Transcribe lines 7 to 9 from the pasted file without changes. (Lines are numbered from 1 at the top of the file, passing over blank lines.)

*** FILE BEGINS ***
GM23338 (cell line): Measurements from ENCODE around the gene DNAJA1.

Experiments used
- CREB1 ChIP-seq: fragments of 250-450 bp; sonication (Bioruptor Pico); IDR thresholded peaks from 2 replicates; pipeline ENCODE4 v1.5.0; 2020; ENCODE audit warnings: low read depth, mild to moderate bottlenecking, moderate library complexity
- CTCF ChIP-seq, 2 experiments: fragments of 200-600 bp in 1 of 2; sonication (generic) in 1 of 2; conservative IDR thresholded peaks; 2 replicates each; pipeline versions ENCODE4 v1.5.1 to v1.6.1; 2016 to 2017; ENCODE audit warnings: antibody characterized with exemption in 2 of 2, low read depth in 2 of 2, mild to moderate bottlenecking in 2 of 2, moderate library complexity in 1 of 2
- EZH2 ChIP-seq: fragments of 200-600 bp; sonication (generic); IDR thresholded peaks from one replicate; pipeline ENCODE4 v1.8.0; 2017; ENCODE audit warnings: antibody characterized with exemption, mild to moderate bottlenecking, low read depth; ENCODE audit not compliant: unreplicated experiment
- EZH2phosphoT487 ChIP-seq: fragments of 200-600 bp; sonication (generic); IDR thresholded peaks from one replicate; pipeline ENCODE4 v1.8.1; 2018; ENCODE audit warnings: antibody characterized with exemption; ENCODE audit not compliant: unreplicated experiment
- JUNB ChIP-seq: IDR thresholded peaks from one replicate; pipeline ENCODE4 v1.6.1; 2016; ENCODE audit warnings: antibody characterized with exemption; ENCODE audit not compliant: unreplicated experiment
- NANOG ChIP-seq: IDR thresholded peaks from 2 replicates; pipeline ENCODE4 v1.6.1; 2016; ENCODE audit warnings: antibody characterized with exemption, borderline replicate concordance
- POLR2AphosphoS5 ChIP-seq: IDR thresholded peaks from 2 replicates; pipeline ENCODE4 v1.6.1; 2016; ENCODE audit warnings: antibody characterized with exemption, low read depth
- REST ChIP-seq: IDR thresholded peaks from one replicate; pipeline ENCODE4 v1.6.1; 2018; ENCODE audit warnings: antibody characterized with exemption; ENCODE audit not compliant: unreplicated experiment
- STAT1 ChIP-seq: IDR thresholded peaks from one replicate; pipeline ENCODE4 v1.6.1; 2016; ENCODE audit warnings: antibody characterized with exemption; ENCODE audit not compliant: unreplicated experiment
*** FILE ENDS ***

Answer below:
- JUNB ChIP-seq: IDR thresholded peaks from one replicate; pipeline ENCODE4 v1.6.1; 2016; ENCODE audit warnings: antibody characterized with exemption; ENCODE audit not compliant: unreplicated experiment
- NANOG ChIP-seq: IDR thresholded peaks from 2 replicates; pipeline ENCODE4 v1.6.1; 2016; ENCODE audit warnings: antibody characterized with exemption, borderline replicate concordance
- POLR2AphosphoS5 ChIP-seq: IDR thresholded peaks from 2 replicates; pipeline ENCODE4 v1.6.1; 2016; ENCODE audit warnings: antibody characterized with exemption, low read depth